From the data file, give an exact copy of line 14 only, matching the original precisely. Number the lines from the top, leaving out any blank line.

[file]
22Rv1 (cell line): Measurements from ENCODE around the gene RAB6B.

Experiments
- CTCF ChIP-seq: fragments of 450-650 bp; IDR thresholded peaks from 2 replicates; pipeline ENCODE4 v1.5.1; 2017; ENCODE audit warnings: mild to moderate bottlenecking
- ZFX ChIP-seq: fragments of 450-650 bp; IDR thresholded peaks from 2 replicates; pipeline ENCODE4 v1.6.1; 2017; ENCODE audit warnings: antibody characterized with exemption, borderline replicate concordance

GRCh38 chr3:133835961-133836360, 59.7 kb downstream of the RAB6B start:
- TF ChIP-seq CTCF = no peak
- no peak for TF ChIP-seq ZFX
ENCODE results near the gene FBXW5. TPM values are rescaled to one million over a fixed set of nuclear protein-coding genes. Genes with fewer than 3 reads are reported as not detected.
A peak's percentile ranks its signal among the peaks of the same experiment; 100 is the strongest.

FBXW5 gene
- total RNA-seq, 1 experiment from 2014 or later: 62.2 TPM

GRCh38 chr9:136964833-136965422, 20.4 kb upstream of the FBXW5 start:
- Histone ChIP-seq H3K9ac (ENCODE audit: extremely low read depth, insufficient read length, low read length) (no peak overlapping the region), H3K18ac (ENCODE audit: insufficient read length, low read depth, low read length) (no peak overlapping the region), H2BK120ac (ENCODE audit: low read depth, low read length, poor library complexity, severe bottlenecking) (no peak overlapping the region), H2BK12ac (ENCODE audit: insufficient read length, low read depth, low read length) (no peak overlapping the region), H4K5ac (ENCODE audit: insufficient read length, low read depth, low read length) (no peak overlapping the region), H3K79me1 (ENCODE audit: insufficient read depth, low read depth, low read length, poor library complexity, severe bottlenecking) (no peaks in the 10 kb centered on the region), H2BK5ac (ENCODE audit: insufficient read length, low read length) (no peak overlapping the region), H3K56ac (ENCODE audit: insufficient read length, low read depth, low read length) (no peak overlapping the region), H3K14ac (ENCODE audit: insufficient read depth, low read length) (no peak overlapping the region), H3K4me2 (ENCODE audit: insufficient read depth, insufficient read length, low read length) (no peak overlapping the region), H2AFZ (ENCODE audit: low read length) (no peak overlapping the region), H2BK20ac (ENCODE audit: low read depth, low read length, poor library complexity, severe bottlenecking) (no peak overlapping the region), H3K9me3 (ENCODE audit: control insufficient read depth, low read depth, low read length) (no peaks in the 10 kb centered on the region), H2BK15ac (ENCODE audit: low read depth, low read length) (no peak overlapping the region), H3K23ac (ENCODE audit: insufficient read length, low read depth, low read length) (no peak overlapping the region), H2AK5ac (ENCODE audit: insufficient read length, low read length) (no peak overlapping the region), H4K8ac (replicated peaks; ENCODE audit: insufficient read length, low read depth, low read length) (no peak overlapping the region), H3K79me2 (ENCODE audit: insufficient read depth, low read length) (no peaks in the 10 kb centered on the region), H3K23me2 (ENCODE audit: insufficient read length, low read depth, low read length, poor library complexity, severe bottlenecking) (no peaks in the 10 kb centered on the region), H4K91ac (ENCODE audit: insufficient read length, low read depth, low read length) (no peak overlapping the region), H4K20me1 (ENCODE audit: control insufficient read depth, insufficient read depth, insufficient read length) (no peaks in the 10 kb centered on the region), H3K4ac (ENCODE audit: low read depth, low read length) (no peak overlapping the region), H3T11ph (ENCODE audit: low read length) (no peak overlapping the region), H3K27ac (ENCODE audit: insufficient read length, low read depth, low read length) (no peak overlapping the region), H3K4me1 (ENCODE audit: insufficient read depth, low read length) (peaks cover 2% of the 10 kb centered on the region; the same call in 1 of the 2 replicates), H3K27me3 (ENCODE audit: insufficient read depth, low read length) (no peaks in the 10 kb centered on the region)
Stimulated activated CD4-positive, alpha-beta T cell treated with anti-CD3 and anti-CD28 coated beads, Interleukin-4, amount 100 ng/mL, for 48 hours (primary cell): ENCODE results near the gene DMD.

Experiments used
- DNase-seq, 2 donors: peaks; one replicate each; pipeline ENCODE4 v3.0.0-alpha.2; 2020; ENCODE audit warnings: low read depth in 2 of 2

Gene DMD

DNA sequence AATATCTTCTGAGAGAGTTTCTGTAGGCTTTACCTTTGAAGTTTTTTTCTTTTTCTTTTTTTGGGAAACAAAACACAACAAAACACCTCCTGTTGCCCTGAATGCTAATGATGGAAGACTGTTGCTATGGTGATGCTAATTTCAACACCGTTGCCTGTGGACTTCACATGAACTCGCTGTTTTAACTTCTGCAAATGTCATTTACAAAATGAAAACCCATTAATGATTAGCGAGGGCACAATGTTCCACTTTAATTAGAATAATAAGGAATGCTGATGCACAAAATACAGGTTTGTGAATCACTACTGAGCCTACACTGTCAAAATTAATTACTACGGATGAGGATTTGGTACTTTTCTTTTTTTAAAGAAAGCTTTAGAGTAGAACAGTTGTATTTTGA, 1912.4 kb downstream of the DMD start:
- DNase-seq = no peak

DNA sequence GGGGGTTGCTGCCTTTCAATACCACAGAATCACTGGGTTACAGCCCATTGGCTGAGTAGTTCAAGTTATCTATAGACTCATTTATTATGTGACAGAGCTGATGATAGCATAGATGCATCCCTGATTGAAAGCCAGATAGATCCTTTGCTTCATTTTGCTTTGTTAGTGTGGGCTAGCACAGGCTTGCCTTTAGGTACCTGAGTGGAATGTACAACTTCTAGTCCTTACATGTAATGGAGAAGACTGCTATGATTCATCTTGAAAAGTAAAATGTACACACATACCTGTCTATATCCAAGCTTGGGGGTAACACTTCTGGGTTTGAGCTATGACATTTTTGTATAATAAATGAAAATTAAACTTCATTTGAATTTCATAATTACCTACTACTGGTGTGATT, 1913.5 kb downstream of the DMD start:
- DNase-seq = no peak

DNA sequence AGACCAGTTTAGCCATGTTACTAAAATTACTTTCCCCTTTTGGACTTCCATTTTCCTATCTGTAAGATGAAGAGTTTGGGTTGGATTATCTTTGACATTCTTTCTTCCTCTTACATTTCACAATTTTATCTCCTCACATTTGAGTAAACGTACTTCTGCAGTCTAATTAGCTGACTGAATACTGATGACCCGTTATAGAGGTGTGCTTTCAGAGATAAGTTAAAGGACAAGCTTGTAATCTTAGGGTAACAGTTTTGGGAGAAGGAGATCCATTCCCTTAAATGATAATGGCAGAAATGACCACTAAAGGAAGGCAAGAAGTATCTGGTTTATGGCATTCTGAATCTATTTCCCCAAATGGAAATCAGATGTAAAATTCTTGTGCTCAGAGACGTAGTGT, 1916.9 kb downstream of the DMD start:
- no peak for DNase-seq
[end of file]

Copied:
Stimulated activated CD4-positive, alpha-beta T cell treated with anti-CD3 and anti-CD28 coated beads, Interleukin-4, amount 100 ng/mL, for 48 hours (primary cell): ENCODE results near the gene DMD.